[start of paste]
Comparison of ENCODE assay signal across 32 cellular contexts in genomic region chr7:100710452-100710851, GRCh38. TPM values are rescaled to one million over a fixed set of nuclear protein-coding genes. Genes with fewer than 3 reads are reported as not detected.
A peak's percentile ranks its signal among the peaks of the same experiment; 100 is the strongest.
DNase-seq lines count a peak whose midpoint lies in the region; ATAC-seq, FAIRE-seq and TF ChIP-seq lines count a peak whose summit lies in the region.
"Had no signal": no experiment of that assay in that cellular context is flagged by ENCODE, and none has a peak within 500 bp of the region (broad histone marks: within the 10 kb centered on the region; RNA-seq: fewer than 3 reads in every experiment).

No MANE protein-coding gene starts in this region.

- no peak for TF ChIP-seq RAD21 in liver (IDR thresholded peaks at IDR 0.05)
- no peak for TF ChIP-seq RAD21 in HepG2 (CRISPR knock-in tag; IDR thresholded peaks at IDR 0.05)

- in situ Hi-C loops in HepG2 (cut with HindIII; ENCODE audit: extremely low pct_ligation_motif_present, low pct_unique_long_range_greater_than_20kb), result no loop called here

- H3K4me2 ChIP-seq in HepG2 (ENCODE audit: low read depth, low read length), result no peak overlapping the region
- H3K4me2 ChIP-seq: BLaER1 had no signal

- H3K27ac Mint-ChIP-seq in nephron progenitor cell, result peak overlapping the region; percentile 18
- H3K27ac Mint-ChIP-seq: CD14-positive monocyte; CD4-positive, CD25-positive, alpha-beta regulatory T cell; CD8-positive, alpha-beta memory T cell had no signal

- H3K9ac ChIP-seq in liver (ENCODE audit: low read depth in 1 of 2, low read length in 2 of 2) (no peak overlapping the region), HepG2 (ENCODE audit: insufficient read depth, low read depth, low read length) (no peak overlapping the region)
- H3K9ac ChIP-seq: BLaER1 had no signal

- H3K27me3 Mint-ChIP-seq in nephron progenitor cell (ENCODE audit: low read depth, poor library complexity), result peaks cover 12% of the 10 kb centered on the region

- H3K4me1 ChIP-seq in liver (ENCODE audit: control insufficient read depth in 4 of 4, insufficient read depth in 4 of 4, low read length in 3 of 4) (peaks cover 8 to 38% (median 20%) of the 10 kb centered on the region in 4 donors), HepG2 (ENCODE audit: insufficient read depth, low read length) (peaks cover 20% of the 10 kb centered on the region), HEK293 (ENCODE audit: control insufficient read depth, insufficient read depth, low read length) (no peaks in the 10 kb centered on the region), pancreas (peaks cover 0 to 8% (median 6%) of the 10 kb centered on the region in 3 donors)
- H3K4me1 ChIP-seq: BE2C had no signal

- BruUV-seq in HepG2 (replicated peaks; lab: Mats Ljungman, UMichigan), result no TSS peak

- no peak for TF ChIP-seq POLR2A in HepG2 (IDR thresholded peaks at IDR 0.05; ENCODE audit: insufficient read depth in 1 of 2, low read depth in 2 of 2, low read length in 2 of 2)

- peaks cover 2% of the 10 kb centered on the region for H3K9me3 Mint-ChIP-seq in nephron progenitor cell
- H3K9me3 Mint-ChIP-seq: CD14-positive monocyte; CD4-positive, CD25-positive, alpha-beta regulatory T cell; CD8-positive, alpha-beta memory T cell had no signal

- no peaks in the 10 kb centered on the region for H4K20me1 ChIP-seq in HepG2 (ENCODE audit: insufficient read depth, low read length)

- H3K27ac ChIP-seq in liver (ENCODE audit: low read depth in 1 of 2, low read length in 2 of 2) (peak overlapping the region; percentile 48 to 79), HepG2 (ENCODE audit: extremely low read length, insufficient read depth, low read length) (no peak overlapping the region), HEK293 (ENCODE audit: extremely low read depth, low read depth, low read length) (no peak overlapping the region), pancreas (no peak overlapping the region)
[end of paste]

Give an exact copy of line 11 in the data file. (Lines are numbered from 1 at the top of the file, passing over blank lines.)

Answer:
- H3K27ac Mint-ChIP-seq in nephron progenitor cell, result peak overlapping the region; percentile 18